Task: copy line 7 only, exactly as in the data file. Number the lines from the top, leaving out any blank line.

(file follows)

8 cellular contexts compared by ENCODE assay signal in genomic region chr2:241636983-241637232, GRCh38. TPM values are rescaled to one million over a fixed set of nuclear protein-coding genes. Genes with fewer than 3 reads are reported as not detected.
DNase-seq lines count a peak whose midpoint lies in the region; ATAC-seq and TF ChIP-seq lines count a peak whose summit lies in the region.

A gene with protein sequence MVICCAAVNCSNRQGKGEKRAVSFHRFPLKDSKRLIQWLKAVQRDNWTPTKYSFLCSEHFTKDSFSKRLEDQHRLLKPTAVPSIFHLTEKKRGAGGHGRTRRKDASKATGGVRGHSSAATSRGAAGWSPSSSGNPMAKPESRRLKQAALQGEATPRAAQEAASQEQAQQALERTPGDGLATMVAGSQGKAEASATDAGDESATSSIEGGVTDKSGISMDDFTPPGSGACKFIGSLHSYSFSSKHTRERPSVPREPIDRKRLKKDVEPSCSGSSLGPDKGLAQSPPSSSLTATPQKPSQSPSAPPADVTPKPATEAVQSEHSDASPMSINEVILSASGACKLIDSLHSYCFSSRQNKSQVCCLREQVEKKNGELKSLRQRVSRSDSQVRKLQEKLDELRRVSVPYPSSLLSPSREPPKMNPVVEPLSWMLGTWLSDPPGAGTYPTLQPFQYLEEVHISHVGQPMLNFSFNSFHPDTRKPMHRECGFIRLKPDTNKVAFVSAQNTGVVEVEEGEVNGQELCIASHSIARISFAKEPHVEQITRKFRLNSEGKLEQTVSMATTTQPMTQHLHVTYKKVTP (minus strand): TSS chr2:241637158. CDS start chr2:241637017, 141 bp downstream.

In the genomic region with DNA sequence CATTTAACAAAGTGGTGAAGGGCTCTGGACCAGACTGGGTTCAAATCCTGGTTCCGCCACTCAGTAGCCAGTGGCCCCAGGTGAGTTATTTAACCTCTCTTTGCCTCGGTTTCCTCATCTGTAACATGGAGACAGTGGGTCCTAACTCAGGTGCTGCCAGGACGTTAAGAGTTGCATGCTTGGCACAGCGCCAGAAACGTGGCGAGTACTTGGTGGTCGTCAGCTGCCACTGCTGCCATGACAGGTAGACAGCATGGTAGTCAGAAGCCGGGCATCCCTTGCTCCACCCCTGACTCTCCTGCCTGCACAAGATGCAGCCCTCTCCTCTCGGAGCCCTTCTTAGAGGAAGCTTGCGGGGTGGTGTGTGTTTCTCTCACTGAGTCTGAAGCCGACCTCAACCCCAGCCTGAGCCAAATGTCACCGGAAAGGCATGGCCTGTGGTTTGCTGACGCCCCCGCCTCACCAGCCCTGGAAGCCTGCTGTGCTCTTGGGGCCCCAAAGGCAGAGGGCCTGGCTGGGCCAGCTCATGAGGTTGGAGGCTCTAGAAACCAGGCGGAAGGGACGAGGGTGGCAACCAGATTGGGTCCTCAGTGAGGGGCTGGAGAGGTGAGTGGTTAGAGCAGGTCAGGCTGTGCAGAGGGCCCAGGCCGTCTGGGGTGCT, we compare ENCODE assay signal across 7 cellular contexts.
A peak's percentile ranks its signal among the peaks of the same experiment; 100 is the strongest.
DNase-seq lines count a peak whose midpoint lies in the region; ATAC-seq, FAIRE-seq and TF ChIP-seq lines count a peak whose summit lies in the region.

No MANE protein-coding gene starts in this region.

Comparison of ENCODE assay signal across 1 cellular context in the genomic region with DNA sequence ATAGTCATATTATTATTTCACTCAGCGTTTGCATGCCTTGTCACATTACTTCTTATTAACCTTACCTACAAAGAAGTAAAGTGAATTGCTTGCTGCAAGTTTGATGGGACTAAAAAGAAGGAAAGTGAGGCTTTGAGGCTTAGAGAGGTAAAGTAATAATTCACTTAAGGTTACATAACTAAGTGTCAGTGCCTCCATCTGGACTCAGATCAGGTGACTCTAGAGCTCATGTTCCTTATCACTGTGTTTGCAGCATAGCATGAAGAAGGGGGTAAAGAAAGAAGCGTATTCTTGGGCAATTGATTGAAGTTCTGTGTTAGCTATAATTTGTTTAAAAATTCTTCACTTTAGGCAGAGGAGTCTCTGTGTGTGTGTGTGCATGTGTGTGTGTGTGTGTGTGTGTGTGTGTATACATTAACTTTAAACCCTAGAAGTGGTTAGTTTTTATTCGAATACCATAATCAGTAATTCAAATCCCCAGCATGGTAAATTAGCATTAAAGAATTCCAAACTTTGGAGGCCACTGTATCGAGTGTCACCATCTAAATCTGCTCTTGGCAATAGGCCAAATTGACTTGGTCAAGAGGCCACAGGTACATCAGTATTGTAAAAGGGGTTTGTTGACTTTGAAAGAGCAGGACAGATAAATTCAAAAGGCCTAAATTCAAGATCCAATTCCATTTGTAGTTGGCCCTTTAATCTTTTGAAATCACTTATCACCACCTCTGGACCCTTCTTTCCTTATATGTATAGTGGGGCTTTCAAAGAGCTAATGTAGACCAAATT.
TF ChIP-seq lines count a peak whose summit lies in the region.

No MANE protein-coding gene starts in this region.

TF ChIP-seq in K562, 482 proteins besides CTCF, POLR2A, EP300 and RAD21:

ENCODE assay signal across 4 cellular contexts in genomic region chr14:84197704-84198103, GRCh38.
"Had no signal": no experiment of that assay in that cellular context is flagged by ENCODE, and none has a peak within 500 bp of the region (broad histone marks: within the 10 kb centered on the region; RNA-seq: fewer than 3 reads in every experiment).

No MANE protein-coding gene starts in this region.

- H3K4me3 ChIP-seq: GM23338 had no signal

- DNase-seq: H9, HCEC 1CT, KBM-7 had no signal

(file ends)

No MANE protein-coding gene starts in this region.